The Sales Game: Estimates vs. One Call Closing

Should you leave estimates behind or try to close prospects on the spot?
Dec 26 / Noah Lantz
Sales are crucial to the success of your gutter company.

When you write every deal you can, from the big jobs to the small jobs, the numbers add up and the money follows. Therefore, success in the gutter sales game, as in all sales, is a numbers game. The more leads you run, the more deals you close. Period.

That being said, there are different ways to play the numbers game.
Should you simply leave estimates behind...or should you take a more sales-oriented approach where you measure a home, present a solution, and attempt to close it on the spot?

The “estimate game” relies on low-profit margins and high volume to close business, while the one-call close approach is more aggressive and allows for higher profit margins. As a gutter company owner, you must decide which of these two approaches is best suited to your needs - and aspirations.

The Estimate Game

Most gutter companies fall into the estimate game by default. An employee drives out to the location, takes measurements, and leaves an estimate behind or sends it via email later. In many cases, the estimator never speaks directly with the homeowner.

Once the proposal is delivered, it’s up to the prospect to take the next step and schedule the job.  Assuming your prices are competitive, you can reasonably expect to close 35%-45% of your prospects by simply leaving estimates behind. 

Estimate Game Advantages

Anybody can do it

Excellent communication skills are not required to “succeed” in the estimate game. Most people can walk around a property and estimate how much it will cost to put up gutters with minimal training and preparation.

Estimators can handle more leads

It is entirely possible to do something like eight to ten estimates a day per estimator when you’re merely planning on leaving a price behind. 

Easier to control results

With estimates you are essentially bidding on jobs. If you need to win more bids, you can try changing what you charge. Drop your rate and you should, theoretically, see more work come in.

This also makes the estimate game predictable. All things being equal, you can typically move the needle by changing your pricing.

Easier to get started

The estimate model works well with smaller companies who can’t afford dedicated salespeople. Installers, or the company owner, can step in to write an estimate and then go about their day.


Simpler isn’t always better. While easier, the estimate game can only get you so far.

Lower commissions

Estimators make less money than good salespeople. As an employer, this can make retaining talent difficult. As an estimator, it means less money in your pocket. You have an easy job, but it pays accordingly.

Estimators cede deals to more aggressive competitors

Whether it’s another estimator who undercuts your price or a salesperson who pushes and pushes until the deal is closed, your competition will find ways to close your prospects without you at the table.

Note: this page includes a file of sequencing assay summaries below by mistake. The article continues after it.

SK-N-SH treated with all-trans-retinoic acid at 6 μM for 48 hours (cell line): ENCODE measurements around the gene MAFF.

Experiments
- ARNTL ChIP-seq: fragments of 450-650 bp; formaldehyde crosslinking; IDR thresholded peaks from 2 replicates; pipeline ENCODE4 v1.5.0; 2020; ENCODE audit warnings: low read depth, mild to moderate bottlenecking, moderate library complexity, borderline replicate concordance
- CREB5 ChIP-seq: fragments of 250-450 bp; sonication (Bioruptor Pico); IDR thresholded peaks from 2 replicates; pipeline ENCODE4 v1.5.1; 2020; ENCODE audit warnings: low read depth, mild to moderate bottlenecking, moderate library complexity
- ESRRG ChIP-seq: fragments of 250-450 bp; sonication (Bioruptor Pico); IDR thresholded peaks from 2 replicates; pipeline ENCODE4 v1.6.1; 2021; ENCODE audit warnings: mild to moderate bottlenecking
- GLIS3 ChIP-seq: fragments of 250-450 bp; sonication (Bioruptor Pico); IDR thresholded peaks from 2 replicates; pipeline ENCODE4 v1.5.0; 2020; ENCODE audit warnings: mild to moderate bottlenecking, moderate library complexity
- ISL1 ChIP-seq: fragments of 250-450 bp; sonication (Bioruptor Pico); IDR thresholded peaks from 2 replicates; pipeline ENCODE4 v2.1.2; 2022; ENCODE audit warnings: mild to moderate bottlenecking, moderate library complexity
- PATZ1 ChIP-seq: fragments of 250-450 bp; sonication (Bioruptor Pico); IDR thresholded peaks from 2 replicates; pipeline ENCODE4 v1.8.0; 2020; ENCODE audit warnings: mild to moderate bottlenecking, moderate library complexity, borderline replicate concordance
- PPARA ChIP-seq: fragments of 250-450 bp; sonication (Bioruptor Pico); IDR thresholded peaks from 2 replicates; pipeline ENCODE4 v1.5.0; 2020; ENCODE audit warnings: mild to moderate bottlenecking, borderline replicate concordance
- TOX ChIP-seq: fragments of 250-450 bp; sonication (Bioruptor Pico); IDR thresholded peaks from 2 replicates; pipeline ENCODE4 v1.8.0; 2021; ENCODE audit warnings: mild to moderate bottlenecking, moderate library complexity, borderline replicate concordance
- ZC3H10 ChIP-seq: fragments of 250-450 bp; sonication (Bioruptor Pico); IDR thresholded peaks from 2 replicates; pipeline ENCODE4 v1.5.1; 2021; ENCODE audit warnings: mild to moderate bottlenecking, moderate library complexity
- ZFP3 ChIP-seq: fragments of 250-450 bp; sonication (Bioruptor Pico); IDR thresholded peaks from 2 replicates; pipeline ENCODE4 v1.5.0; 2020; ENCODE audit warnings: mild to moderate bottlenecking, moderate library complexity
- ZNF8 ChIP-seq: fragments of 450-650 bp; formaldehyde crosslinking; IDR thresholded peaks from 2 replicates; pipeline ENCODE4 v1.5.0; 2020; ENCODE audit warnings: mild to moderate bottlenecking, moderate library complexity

This is especially true in the gutter industry, where a low barrier to entry means new competition is constantly emerging and bidding on the same projects.

Marginal profits

The estimate sales model relies on putting together a pricing scheme that appeals to the broadest customer base possible. This results in a marginal profit rate.

Leading us to our final point…

The “estimate game” makes it difficult to scale a gutter company.

Buying new trucks, hiring/retaining staff, and opening up new branches all require significant investment. Without high profit margins, these essential steps to growth can end up out of reach for gutter companies who don't take steps to improve their sales practices. Gutter companies who simply leave estimates behind instead of actively selling customers will struggle to scale past $500,000 in revenue.

If you’re satisfied with slow growth and relatively low profit margins, there’s nothing wrong with simply leaving estimates behind and calling it a day. That’s how most gutter companies operate. However, if you have higher aspirations, there’s a different way to play the numbers game of sales...

The One-Call Close

This approach is quite different. Rather than simply leave an estimate behind, the one-call close approach pushes salespeople to try and close prospects during their first visit to the house.

This is an aggressive approach, but it can work if companies do it well. Your average salesperson will close about 50% of their prospects, while top performing salespeople will close about 60-70% of prospects using this methodology. 


Shorter sales cycle

Rather than wait for prospects to call in to book a job, the one call close methodology places the impetus on the salesperson to close the prospect during their first visit. This is obviously a more efficient way of closing business and making the most out of each of your leads.

Higher profit margins

To help close the deal right away, salespeople who adopt the one call close methodology will engage prospects with a presentation. This allows you to build value in your product and differentiate it from your competition. Once you’ve raised the value of your product or your service, you can then ask for a higher price in return.